The other day we were on the radio talking about the amazing food/dry-goods drive the Howell Community Theater just kicked off for The Torch. The theme of the drive is “be a hunger hero”, and Sarah and I were introduced as, “local heroes”, which fit with the theme, but rattled me a little. You see, I know myself very well. And I know I am not a hero.
I am just - me.
Living up to hero status is daunting and intimidating to say the least. I wouldn’t even know how to begin to do such a thing. Google defines a hero as: "1. a person, typically a man (ahem), who is admired or idealized for courage, outstanding achievements, or noble qualities. 2. another term for submarine sandwich." I just might have more qualities akin to a submarine sandwich, than to that first definition.
Heroes are always so strong. But I am not always so strong. My sister is very ill right now, and that makes me feel sad and weak and helpless. The only thing I can do to help her is to pray. And I totally believe that is a very powerful weapon, however, it doesn’t keep me from breaking down and crying at moments when I least expect it. It doesn’t stop me from wishing there was something physically I could do to help her get better. It doesn’t make me not wake up at 3:00 in the morning with a lump in my throat and an ache in my heart. By myself, I am not strong. And that expectation is so hard to live up to. If people think I am some kind of hero, do I lose permission to cry? Do I forfeit the right to acknowledge there are some things in life for which I have no answers, and that leave me in a puddle on the floor? It feels like that could be the case, but I am not that strong.
Heroes are always so smart. They always know what to say, and they always know what to do. And I, quite frankly, don’t. Sometimes people share life stories or events with me that take my breath away and leave me speechless. I don’t always have the words to comfort, and I don’t always have the solutions they seek. Occasionally, we get messages for the Torch and I really have no idea what to do about them. We get asked to do things we cannot possibly do, things that are so far outside the realm of having a food truck and taking it to people to cook free hot meals, that I don’t even know how to reply. I can’t leap tall buildings in a single bound, and I am not faster than a speeding bullet, and I don’t have all the answers all the time.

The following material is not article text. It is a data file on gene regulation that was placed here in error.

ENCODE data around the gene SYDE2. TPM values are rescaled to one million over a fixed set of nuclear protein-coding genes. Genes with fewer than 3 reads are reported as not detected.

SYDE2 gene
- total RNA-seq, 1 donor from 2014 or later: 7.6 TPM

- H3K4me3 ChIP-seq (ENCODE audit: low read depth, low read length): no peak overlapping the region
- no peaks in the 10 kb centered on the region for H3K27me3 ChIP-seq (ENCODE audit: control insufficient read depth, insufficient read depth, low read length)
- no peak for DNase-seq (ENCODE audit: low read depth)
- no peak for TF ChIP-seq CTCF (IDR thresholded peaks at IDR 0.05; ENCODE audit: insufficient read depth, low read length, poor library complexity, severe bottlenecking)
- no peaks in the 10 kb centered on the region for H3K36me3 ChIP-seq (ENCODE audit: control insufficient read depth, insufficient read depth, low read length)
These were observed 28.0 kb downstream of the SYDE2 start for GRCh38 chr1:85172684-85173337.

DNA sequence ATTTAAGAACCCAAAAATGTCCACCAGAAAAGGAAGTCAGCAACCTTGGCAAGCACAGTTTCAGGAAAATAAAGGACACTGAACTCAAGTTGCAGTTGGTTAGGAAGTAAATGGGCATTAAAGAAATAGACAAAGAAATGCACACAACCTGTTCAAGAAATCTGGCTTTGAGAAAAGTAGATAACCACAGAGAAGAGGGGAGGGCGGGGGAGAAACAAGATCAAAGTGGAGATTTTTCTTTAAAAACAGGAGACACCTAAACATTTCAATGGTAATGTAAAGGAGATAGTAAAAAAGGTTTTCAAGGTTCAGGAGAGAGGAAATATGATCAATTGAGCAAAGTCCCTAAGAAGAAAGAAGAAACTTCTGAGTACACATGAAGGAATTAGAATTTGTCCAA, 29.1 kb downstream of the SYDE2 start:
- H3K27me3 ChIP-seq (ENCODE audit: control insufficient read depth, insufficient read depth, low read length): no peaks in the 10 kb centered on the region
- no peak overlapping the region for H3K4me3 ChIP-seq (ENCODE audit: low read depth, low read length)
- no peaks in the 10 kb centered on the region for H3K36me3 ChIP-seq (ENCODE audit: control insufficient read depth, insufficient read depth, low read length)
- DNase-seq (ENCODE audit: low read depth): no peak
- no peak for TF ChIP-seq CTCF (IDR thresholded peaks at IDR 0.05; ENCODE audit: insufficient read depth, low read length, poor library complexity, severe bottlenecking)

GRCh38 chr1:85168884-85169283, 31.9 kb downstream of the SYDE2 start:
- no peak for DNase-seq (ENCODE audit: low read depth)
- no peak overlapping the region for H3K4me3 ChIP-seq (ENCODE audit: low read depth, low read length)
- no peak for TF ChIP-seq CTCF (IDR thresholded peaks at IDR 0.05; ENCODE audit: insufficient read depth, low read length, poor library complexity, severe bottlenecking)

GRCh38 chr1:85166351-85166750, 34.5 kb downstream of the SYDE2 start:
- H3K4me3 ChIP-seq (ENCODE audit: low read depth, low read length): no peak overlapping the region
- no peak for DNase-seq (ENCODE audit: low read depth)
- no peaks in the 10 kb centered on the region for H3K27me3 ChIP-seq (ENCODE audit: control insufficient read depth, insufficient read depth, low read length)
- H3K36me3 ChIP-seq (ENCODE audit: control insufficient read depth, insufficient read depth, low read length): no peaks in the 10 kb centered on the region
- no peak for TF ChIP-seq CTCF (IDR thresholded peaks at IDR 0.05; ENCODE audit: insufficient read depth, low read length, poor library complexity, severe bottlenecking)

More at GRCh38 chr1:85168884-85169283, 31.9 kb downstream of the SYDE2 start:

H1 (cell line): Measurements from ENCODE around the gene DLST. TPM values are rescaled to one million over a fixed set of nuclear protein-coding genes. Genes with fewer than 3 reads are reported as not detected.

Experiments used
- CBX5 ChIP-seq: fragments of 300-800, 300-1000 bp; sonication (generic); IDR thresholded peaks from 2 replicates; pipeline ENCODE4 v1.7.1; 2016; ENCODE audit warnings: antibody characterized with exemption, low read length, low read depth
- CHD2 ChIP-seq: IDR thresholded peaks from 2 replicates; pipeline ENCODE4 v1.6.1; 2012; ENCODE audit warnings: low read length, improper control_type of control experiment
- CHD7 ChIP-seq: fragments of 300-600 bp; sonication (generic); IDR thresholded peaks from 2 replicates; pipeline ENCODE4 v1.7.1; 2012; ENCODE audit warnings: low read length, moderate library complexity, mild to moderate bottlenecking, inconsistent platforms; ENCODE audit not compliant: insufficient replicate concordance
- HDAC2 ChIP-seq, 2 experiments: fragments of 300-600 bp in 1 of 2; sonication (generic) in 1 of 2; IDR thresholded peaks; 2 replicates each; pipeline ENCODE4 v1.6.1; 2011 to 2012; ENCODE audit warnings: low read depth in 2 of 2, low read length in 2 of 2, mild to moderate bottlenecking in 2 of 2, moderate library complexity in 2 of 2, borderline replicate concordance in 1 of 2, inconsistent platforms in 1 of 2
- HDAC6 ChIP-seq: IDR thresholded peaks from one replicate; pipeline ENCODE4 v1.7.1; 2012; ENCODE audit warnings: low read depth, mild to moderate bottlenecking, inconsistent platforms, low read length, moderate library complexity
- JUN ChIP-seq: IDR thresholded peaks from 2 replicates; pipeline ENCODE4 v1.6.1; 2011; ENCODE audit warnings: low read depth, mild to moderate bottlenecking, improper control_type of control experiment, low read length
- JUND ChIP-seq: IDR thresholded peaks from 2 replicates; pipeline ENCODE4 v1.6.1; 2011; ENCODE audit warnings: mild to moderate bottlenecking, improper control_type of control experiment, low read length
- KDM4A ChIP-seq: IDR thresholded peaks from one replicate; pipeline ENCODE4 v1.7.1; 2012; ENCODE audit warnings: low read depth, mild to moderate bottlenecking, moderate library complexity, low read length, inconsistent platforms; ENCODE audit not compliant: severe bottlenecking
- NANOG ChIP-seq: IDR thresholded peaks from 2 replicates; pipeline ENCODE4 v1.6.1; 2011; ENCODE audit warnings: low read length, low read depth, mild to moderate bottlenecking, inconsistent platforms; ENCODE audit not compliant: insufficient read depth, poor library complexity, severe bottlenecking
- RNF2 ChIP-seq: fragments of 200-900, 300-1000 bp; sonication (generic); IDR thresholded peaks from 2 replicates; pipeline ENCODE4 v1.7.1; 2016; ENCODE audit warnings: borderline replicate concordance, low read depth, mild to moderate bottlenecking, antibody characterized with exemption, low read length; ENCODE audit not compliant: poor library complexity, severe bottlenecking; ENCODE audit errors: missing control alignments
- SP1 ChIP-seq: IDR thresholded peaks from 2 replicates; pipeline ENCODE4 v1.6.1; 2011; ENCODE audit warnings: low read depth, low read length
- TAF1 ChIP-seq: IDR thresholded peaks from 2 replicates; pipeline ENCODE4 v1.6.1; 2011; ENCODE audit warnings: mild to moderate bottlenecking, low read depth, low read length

Heroes don’t get scared. But I do get scared. I get scared when I have to break bad news to someone, and I get scared when I am about to face a confrontation. I get scared of driving in the snow, and in the dark on unfamiliar roads. I get scared at the thought of losing the people I love. I don’t have a superhuman strength to overcome those scary times, although I do have prayer, and that gets me through them. I don’t face life fearlessly; it’s an everyday battle to overcome the things that frighten me through and through. I have to make a commitment every single day to praying and reading my Bible, and preparing myself to face whatever adversaries will come.
So you see, I am not a hero. I am just me. But that is actually one of the most beautiful aspects of being part of The Torch. Sarah and I are just a couple of ladies who took a little germ of an idea and with a whole lot of faith, ran with it. I’m not saying it has been easy, and I am not saying we haven’t had to overcome significant obstacles. We have. We have had conflicts, and frustrations, and scary moments galore. Our faith has been tried and stretched and challenged, and it has grown as we climbed over, pushed through, and dodged around the things that threatened to stop us. And we are still here, and The Torch is growing, and opportunities keep presenting, and we will continue moving forward - despite our fears and uncertainties and moments when we completely, totally, don’t know what to do.
I'm telling you - if we can do that, anybody can! I think too often we, as human beings, limit ourselves because we compare ourselves to those around us, and we are found wanting. If somebody is looking at me and thinking, “Wow! She’s a hero! I could never do that!”, then he or she can comfortably settle into his or her sheltered life and never step out in faith to do something to change the world. I don’t want my life to be the excuse people use not to help those around them. I want everyone to see - what I truly believe - if I can do it, so can you! So, what is it you can do? How can you make a difference in your home? Your life? Your community? Your world? I give you permission not to be a hero - you are free to be human and make mistakes and have fears and doubts. I won’t look for you to display supernatural powers.